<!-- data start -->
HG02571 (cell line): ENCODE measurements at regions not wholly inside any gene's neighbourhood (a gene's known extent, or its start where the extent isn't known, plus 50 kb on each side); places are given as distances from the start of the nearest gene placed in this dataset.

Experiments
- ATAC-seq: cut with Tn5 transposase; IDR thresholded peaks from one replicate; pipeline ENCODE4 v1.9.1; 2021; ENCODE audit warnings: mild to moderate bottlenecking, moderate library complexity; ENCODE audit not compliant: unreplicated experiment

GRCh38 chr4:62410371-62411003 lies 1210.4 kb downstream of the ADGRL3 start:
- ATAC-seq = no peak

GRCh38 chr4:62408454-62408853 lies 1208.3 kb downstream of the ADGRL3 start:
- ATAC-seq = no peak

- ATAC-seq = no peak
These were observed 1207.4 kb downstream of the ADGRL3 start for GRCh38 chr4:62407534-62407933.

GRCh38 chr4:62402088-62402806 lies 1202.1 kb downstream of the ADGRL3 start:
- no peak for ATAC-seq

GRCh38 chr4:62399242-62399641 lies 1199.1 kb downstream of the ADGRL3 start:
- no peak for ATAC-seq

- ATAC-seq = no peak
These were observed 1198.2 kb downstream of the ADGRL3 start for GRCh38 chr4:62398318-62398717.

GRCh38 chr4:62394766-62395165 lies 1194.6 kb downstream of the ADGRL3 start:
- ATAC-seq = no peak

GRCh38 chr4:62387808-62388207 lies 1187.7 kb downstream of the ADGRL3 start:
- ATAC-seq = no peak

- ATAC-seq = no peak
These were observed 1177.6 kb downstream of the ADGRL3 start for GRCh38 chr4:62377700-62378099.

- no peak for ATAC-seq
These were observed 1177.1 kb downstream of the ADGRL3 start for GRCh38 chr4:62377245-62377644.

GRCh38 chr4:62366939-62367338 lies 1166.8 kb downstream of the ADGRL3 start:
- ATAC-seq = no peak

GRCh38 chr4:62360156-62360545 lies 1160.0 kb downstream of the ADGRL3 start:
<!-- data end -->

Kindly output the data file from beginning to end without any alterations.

HG02571 (cell line): ENCODE measurements at regions not wholly inside any gene's neighbourhood (a gene's known extent, or its start where the extent isn't known, plus 50 kb on each side); places are given as distances from the start of the nearest gene placed in this dataset.

Experiments
- ATAC-seq: cut with Tn5 transposase; IDR thresholded peaks from one replicate; pipeline ENCODE4 v1.9.1; 2021; ENCODE audit warnings: mild to moderate bottlenecking, moderate library complexity; ENCODE audit not compliant: unreplicated experiment

GRCh38 chr4:62410371-62411003 lies 1210.4 kb downstream of the ADGRL3 start:
- ATAC-seq = no peak

GRCh38 chr4:62408454-62408853 lies 1208.3 kb downstream of the ADGRL3 start:
- ATAC-seq = no peak

- ATAC-seq = no peak
These were observed 1207.4 kb downstream of the ADGRL3 start for GRCh38 chr4:62407534-62407933.

GRCh38 chr4:62402088-62402806 lies 1202.1 kb downstream of the ADGRL3 start:
- no peak for ATAC-seq

GRCh38 chr4:62399242-62399641 lies 1199.1 kb downstream of the ADGRL3 start:
- no peak for ATAC-seq

- ATAC-seq = no peak
These were observed 1198.2 kb downstream of the ADGRL3 start for GRCh38 chr4:62398318-62398717.

GRCh38 chr4:62394766-62395165 lies 1194.6 kb downstream of the ADGRL3 start:
- ATAC-seq = no peak

GRCh38 chr4:62387808-62388207 lies 1187.7 kb downstream of the ADGRL3 start:
- ATAC-seq = no peak

- ATAC-seq = no peak
These were observed 1177.6 kb downstream of the ADGRL3 start for GRCh38 chr4:62377700-62378099.

- no peak for ATAC-seq
These were observed 1177.1 kb downstream of the ADGRL3 start for GRCh38 chr4:62377245-62377644.

GRCh38 chr4:62366939-62367338 lies 1166.8 kb downstream of the ADGRL3 start:
- ATAC-seq = no peak

GRCh38 chr4:62360156-62360545 lies 1160.0 kb downstream of the ADGRL3 start: